WANTAGH, N.Y. — Time may or may not heal all wounds as some suggest, but time can certainly impact one’s perspective. About eight years ago, Marc Weiboldt’s son suggested converting one of his coin stores to a cashless operation. Weiboldt’s reply: “Are you crazy?”
Since that moment, Weiboldt has learned plenty about the pros and cons of running a cashless store. Today, he operates 23 stores in New York, some coin, some cashless.
THE EARLY DAYS
A 40-year industry veteran, Weiboldt started in the business with his uncle. Weiboldt’s stores, all sizes and shapes, new and old, cover about 100 miles, yet he visits each store at least twice a week, starting out daily at 3 a.m. and finishing up at 6 p.m.
As he learned the business, the security aspect was troublesome. “In a tough area, you have to unload [coins from] machines. It was scary. Some of the stores are not in good locations.”
What finally got Weiboldt to go cashless at one of his stores? In addition to security and vandalism concerns, Weiboldt was losing about $4,000 a week to commuters using his changers for their fares.
When he decided to go cashless, he admits to being nervous about everything. If you are expecting a totally happy ending to this tale, you’re mistaken.
LEARNING TO LOVE IT
When he went from coin to cashless, he lost a good chunk of volume, he says. He was also concerned that people wouldn’t grasp the concept. Having an attendant became a necessity. “People don’t like change.” Overall, he converted three coin stores to cashless stores, and each time he experienced similar problems. However, a certain amount of customer turnover exists year to year and this can help counter the customers who turn away from his cashless stores, he adds.
As time went on, he started to appreciate the cashless world. He especially appreciated improved security conditions (not having to carry large bags of quarters out of the store, or people damaging the machines trying to get money out of them) and the marketing aspects of a cashless system.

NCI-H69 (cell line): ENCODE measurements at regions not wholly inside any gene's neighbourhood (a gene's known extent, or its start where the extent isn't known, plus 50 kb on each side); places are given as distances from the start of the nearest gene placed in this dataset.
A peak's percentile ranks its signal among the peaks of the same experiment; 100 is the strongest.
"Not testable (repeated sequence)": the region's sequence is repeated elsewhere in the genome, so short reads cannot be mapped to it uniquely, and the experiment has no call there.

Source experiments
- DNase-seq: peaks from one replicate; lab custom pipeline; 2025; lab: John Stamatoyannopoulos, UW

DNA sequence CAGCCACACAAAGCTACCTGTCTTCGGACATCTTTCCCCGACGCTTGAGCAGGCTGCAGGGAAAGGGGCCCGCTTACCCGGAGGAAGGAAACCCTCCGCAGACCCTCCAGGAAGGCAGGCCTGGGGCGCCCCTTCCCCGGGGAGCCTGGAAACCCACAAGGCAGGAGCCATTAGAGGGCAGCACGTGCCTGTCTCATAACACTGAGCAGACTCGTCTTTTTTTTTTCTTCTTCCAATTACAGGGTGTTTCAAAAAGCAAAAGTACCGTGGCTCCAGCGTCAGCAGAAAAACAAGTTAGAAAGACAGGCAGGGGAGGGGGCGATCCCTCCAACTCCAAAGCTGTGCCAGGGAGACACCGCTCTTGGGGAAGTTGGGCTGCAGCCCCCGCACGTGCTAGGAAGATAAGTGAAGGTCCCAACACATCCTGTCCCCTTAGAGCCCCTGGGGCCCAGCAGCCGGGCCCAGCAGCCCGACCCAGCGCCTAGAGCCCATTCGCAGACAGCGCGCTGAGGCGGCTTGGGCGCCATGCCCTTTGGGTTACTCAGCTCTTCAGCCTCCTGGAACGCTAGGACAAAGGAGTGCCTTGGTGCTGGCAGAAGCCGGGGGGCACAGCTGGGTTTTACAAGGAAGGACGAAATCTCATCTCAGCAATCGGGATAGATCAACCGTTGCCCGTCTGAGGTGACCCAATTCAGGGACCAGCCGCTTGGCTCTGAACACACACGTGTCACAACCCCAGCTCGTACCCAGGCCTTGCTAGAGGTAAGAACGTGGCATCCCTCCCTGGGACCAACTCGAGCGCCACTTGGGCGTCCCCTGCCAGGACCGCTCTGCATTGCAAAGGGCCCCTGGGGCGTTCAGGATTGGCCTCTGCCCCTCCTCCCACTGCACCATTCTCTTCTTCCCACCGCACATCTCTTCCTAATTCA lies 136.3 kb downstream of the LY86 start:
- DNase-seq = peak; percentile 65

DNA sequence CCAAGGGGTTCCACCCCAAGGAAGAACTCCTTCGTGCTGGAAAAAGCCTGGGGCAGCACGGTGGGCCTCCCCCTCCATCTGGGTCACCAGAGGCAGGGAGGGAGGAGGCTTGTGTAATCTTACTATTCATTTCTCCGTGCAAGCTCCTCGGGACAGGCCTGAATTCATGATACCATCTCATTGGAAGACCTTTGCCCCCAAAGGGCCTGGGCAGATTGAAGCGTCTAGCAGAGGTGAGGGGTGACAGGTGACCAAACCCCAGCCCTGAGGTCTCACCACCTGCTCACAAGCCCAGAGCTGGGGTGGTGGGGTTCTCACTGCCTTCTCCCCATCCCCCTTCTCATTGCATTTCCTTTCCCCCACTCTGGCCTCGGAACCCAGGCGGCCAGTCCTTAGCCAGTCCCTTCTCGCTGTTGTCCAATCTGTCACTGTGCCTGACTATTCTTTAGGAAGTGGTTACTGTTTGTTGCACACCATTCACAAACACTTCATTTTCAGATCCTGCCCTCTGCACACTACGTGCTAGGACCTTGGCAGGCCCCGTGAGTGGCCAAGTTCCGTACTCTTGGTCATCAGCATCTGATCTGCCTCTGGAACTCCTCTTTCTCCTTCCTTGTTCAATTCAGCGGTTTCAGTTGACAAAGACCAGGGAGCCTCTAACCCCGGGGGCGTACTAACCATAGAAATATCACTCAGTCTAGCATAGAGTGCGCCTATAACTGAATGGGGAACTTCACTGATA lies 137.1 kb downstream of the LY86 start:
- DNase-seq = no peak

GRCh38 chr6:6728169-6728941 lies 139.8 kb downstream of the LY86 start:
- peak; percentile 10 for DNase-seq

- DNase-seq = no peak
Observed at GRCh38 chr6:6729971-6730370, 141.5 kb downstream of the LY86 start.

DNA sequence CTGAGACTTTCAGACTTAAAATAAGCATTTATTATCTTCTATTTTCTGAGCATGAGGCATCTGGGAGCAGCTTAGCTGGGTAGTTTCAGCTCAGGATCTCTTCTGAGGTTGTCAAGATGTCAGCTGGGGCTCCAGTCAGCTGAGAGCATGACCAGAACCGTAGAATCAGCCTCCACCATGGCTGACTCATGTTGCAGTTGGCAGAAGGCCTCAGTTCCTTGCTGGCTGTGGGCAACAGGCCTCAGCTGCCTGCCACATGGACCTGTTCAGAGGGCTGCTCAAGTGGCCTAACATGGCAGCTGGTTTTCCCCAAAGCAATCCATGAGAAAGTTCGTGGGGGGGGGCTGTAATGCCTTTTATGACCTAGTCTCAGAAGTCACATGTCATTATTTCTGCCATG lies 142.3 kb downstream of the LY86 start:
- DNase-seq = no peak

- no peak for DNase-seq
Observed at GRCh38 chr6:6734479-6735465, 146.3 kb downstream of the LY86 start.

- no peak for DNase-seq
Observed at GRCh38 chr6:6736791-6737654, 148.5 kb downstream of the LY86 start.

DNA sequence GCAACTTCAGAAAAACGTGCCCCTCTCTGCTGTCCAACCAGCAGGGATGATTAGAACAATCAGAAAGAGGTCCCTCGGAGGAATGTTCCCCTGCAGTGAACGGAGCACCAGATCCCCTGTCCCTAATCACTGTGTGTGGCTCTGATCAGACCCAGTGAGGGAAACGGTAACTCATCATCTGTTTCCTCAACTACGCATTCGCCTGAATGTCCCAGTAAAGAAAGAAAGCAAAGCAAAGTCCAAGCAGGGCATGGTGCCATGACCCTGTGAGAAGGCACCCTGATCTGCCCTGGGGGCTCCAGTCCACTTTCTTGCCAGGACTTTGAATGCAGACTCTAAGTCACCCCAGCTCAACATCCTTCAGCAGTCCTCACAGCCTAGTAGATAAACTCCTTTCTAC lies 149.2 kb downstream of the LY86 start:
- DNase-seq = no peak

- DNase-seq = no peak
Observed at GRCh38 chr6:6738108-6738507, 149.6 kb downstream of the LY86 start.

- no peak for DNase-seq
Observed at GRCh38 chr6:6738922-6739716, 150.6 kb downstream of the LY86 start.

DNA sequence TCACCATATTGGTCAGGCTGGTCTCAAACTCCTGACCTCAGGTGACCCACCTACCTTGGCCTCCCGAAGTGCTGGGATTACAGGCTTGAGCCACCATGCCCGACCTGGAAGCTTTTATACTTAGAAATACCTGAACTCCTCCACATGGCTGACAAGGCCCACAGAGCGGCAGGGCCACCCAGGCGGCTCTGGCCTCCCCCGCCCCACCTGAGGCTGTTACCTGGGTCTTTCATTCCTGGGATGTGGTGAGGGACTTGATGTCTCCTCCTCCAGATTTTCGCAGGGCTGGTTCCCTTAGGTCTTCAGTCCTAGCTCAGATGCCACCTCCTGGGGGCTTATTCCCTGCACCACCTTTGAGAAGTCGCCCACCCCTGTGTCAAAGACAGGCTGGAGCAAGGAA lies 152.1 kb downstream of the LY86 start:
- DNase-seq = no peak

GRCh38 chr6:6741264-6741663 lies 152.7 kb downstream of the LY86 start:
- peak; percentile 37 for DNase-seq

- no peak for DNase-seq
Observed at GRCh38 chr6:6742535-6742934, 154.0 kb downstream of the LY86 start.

Weiboldt loves the flexibility a cashless system provides in terms of specials, promotions and pricing. He runs an ongoing “Midnight Madness” promotion in which prices are dropped 50 percent from midnight until 7 a.m.
He also builds customer loyalty by routinely loading $11 worth of credit for every $10 purchased. This immediate return of 10 percent on the customer investment has been extremely popular, he says. Weiboldt uses a variety of methods, including signage at the stores, to promote the various programs.
When it comes to pricing, he is an advocate of the “nines.” “With the cashless system, I can easily go $1.29 [on a machine], instead of $1.25. Going $1.99 instead of $2 can [have a positive effect]. Pricing is somewhat of a mental thing.”
THE OTHER SIDE OF THE COIN
To totally appreciate a cashless system, one either needs to be experienced in the business, or be an extremely tech-savvy owner, he believes. If someone had tried to sell him a cashless system when he first got into the business, he would have thought the person was “nuts,” he admits.
When you bring in a cashless system, you add a large expense. “This is a big adjustment for some. I remember when I started out. There were no attendants at first. You had a 1,000-square-foot store with only someone coming in to clean at night. You could still make money with such a small store. Today, you have high overhead. In New York, rent is sky high.”
There’s also the ongoing expense of purchasing cards. “I charge a deposit ($1), but the cards go out the window at times.”
Even though he converted three coin stores into cashless stores, he doesn’t totally recommend it. (“Three times I did it, what a knucklehead,” he jokes.) If you go cashless, it’s more of an advantage with a large store (minimum of 30 washers), he adds.